6. About the community surrounding the settings. What were the community HIV AIDS practices in the small area surrounding the settings? Did the sites intentionally adopt or differentiate themselves from those patterns? If so, why? Did the interventional design build on that knowledge? Was there geographic variation in the available health resources for the sites?
These and other evaluative studies with even greater detail can help us build a solid empirical base under efforts to change and improve clinical care.
Paul Batalden, M.D. Center for the Evaluative Clinical Sciences Dartmouth Medical School
Landon, et al. Effects of a Quality Improvement Collaborative on the Outcome of Care of Patients with HIV Infection:the EQHIV Study. Ann Int Med 2004,140:887-896.
Mittman,B.S. Creating the Evidence Base for Quality Improvement Collaboratives. Ann Int Med 2004,140:897-901
NY State Dept. of Health
Improving the Quality of Evaluations of Quality Improvement
The landmark study by Landon et. al. is a rigorous evaluation of a major HIV quality improvement (QI) initiative and of large-scale QI collaboratives . Specific factors pertinent to the national network of HIV services in the US temper the findings of this important study, particularly with respect to comparison of results between intervention and control clinics.
Although the authors carefully mention that results may be contaminated because control clinics participated in another QI program, they suggest that this intervention occurred prior to the collaborative, when in fact, it continued during the collaborative, and is ongoing. The National HIVQUAL Project, also funded by the HIV/AIDS Bureau of HRSA, is another resource for QI grantees managed by the NYS Department of Health AIDS Institute providing onsite consultation to promote development of quality management programs for these clinics. In spite of acknowledging this potential "˜contamination' the analysis does not consider the effect of this parallel QI consultation among both control and intervention participants. Possibly, differences in results between those clinics would have differed from those which did not participate in either.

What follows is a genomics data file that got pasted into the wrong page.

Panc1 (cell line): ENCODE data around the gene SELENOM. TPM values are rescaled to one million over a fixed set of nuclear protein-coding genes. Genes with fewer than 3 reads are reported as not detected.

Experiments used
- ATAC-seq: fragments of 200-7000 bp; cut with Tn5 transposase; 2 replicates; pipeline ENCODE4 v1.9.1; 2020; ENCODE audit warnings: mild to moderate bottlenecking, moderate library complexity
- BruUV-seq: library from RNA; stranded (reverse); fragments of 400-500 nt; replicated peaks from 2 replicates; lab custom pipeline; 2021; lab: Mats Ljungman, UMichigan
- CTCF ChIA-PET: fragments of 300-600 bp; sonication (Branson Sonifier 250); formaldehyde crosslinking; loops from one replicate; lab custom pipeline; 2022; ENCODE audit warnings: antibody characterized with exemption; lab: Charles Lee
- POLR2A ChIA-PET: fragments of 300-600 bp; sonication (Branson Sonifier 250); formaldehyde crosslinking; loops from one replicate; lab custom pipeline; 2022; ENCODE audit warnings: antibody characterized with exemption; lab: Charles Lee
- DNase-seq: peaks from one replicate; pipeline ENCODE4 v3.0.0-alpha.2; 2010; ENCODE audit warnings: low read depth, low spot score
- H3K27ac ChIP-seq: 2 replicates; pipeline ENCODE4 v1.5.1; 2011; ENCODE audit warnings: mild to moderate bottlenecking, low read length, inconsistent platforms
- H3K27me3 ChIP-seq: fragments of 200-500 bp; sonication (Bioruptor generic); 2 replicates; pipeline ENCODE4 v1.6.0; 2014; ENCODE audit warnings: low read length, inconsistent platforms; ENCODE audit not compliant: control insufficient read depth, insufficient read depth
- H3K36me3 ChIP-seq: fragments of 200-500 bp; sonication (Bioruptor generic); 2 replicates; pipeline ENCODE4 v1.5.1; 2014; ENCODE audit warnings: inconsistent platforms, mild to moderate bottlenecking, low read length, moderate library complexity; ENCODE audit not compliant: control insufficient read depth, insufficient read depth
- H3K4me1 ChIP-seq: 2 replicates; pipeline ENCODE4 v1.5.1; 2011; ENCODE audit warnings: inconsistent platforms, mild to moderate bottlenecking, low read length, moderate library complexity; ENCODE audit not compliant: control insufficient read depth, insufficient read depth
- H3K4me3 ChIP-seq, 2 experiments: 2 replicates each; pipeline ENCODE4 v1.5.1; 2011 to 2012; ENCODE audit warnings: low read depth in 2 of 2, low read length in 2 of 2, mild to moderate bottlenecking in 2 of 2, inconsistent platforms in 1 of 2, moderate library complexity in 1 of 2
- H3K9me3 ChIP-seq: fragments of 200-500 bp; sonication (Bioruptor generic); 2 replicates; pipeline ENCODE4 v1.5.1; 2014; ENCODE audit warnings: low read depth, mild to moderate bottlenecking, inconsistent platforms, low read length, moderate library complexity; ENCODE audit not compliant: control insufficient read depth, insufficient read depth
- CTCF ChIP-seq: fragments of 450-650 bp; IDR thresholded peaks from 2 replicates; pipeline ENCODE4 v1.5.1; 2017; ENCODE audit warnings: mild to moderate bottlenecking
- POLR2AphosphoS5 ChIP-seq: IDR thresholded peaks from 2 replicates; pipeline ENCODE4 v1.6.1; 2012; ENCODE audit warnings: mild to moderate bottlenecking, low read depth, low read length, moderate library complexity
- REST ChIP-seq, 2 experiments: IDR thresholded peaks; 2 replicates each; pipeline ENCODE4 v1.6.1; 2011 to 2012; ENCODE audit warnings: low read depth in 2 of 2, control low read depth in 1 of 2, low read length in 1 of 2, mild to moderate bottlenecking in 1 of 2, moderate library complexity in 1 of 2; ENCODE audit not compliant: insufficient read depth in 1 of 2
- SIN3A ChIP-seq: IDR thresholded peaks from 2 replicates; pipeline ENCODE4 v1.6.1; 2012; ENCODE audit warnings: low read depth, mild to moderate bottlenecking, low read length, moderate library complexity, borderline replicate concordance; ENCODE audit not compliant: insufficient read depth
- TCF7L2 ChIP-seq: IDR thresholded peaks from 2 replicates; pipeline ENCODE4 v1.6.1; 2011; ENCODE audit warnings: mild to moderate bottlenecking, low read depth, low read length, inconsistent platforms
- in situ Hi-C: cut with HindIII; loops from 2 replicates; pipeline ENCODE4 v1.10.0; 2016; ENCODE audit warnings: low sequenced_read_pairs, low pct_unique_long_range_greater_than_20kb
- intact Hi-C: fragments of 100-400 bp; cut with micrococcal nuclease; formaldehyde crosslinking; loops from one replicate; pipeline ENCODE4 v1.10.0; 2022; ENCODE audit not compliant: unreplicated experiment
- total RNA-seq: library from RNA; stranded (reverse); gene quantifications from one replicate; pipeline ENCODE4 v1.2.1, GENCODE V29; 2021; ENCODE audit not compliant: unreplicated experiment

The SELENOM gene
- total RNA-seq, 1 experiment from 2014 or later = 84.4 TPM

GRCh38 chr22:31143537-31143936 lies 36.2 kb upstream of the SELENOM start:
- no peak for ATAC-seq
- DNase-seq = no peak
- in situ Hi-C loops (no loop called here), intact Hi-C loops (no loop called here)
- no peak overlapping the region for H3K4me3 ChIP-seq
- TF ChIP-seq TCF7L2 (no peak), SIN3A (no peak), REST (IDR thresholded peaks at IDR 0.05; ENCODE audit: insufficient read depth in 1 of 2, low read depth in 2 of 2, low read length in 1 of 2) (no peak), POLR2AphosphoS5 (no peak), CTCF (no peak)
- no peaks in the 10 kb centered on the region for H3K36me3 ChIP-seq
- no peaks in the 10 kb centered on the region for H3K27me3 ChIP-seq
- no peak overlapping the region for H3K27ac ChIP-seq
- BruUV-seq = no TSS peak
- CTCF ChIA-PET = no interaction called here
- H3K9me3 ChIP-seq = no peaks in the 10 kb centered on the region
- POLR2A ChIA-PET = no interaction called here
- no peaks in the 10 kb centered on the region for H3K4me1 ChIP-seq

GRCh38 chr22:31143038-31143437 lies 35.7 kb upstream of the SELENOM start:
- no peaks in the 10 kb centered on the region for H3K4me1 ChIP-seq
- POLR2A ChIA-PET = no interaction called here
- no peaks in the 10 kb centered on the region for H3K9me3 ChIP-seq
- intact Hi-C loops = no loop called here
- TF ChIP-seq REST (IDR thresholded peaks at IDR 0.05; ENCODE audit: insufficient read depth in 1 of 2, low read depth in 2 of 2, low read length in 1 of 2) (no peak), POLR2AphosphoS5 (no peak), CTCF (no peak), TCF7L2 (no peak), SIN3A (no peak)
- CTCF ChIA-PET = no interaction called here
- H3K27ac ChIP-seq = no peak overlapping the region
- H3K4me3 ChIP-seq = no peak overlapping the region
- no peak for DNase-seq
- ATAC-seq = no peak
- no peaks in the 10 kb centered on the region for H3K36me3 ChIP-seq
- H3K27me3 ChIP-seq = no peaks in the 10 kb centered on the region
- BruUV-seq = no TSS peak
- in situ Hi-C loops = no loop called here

Another critical issue is the analysis of findings within a participating agency. Because selection of patients for testing changes in the collaborative included bias through the choice of a population of focus, the authors reviewed representing this group as well as those not in this group. They do not however describe differences in results between these groups, leaving open the question of whether interventions produced improvements in the testing group, as opposed to the entire group, which would support positive benefit for patients targeted by QI strategies, identifying instead a potential problem with spread of these changes throughout the care system from those achieved in the selected group. Targeting diffusion of change is a specific strategy that could become integrated into the collaborative framework.
The evaluation of QI collaboratives poses substantial challenges given the multitude of changes occurring simultaneously and the existence of concurrent external and internal stimuli to improve care. This study highlights important issues in the evaluation methodology of QI initiatives - which needs to be refined before we dismiss the collaborative model for improvement. With adherence to its own fundamental principles, the collaborative model can be improved to enhance its quality and our understanding to further the science of improvement.
Bruce Agins, MD, MPH
Medical Director, AIDS Institute New York State Dept. of Health Phone: 212.268.6142 Fax: 212.268.6098
Address: NYSDOH AIDS Institute
5 Penn Plaza; First Floor
New York, NY 10001
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Infectious Disease, HIV, Healthcare Delivery and Policy.